The Fort Worth Business Assistance Center is located just South of Rosedale and I35 (on the West service road) in Fort Worth, Texas. Click here for a map and directions.

If you would like more information, click here or call me at 817-501-6892.

Charles Brown

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What Businesses Can Learn From The 2008 Obama Campaign

Don't get alarmed, I'm not going to get all political on you. But I would like to explore the business applications of learning how the Barack Obama team used social media to put their man in the White House,

As I write this in September 2009, think back to September 2007, just two years ago.

Assuming you had even heard of Barack Obama, did you honestly think that he had even a remote chance of beating Hillary Clinton for the Democratic nomination - let alone becoming President of the United States?

Come on, tell the truth.

At that time, Clinton looked unbeatable, at least for their party's nomination. She had name recognition, lots of money, a superb organization in place, connections, and experience. Not to mention a Campaigner-In-Chief by her side who understood the process of running for top office better than anyone in their party.

Bill Clinton alone was a formidable asset. He was beloved by the party faithful and was a one man money-raising machine.

But, at the same time, there was a relatively unknown senator from Illinois who was quietly making use of this thing called social media.

Lately I have been reading a book called, Barack 2.0: Barack Obama's Social Media Lessons for Business by Brent Leary and David Bullock. This little book has become required reading for anyone wanting to learn how to use social networking for business.

It's hard to argue with the book's thesis: Without the masterful use of social media and social networking, Barack Obama would not be the President today.

Not only did the Obama team use social media to win votes, it also raised more money than any other campaign in history ($650 million), with the average donation being under $100.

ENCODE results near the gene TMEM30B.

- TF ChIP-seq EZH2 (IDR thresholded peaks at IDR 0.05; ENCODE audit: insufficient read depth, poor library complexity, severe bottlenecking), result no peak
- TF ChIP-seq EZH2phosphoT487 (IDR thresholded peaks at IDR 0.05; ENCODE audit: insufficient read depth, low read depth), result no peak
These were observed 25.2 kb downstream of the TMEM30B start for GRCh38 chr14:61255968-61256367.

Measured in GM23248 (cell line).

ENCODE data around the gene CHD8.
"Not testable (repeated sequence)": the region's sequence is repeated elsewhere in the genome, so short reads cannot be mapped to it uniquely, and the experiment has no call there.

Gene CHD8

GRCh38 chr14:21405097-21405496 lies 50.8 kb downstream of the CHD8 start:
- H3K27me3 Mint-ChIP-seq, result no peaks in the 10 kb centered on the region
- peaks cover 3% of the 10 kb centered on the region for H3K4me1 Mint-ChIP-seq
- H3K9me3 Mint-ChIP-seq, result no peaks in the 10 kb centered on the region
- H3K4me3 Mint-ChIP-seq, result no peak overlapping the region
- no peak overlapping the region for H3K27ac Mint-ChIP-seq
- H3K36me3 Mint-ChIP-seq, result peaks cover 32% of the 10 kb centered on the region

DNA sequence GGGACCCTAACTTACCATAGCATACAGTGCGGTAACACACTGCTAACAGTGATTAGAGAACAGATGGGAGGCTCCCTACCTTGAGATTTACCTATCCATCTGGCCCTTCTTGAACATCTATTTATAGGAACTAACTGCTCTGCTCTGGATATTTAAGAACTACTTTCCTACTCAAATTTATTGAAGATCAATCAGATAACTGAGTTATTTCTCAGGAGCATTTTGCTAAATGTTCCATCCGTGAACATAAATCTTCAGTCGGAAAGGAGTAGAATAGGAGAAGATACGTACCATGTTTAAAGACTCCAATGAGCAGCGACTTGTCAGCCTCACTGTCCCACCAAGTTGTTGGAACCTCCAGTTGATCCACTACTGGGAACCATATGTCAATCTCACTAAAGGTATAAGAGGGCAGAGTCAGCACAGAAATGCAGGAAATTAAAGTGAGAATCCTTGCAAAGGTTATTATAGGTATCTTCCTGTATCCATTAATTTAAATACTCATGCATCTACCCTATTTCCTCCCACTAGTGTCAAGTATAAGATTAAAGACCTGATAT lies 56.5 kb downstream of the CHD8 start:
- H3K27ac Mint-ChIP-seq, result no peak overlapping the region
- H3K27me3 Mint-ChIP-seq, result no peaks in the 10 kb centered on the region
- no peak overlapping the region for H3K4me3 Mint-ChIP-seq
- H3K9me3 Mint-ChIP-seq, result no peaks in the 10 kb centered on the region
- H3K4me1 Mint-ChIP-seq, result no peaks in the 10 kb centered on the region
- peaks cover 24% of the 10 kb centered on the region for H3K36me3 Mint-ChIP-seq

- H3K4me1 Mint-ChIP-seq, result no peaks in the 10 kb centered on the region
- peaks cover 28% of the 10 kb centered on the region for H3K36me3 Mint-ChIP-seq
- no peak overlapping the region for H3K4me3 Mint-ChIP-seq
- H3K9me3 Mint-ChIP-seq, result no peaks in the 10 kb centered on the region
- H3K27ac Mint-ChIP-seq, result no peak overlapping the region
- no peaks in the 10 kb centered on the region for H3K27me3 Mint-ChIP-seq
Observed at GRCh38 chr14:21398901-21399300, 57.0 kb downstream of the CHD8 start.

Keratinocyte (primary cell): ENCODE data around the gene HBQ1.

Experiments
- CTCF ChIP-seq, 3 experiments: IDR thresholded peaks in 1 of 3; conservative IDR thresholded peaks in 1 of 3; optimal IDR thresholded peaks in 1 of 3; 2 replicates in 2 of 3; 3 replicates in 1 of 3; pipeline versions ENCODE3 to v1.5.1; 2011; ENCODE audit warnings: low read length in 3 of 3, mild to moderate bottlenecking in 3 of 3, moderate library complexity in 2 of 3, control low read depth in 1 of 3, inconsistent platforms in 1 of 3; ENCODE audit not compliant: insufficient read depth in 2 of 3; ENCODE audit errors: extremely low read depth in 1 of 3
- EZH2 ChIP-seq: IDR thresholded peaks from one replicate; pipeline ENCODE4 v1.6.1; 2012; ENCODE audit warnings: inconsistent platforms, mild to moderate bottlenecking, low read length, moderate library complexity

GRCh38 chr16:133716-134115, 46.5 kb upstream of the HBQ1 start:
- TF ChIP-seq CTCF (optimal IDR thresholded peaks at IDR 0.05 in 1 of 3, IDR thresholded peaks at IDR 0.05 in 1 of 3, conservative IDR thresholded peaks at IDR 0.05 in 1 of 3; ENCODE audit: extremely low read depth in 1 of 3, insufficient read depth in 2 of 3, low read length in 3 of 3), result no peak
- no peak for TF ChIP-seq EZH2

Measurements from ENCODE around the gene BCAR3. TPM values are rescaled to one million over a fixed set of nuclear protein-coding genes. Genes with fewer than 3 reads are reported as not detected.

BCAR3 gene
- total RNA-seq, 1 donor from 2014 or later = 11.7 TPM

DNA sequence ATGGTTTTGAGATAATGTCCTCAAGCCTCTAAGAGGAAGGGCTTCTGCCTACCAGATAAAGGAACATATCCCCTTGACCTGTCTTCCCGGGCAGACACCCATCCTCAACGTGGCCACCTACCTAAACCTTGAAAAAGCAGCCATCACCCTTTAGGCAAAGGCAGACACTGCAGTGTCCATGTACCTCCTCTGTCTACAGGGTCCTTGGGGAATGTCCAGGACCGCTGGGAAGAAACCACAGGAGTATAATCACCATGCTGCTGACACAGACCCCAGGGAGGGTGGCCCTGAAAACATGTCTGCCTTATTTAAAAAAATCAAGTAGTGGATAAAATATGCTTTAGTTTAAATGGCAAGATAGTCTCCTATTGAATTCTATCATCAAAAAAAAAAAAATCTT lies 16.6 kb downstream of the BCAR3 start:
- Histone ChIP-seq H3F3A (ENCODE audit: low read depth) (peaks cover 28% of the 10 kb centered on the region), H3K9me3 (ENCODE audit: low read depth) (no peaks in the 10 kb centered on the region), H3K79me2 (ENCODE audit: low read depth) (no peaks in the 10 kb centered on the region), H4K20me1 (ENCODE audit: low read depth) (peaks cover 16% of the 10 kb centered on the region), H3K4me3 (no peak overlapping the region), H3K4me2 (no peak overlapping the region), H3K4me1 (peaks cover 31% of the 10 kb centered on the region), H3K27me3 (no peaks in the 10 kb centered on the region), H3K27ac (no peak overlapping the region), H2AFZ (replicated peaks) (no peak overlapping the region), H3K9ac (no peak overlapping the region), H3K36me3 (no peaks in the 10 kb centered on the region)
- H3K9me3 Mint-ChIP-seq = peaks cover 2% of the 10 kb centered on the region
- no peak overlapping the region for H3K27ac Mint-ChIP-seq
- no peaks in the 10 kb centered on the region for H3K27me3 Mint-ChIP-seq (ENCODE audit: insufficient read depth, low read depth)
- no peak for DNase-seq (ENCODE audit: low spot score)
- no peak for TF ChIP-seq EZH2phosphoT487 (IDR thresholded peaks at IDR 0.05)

But even more importantly, it used social media to create and energize a volunteer organization of people to knock on doors, make telephone calls and show up for events.

If ever there was an example of the kind of community-building Seth Godin talks about in his book Tribes, the Obama campaign was it.

Barack 2.0 is not a particularly well-written book stylistically, in fact it consists mostly of transcribed podcasts made by the authors as the campaign progressed. But it succeeds in accomplishing what it was intended to accomplish. It is a case study of a hugely successful social media campaign in action.

In addition, it also contains a lot of useful supplemental materials through out each chapter that can be found on the web. It provides links to a wealth of tools and resources that a business person can grab online and start using today.

What it does do very effectively is educate the reader on how to make use of social media for purposes other than running for office. It is, at its heart, a business book that just uses a political story as a case study.

Here are some of the telling facts Barack 2.0 contains:
  • About five months into the campaign, the authors got a snapshot of Obama's and Clinton's Twitter accounts and found that Obama had 44,596 followers and Clinton had 4,164. But more telling was the fact that Obama followed 46,252 people, whereas Clinton followed 0.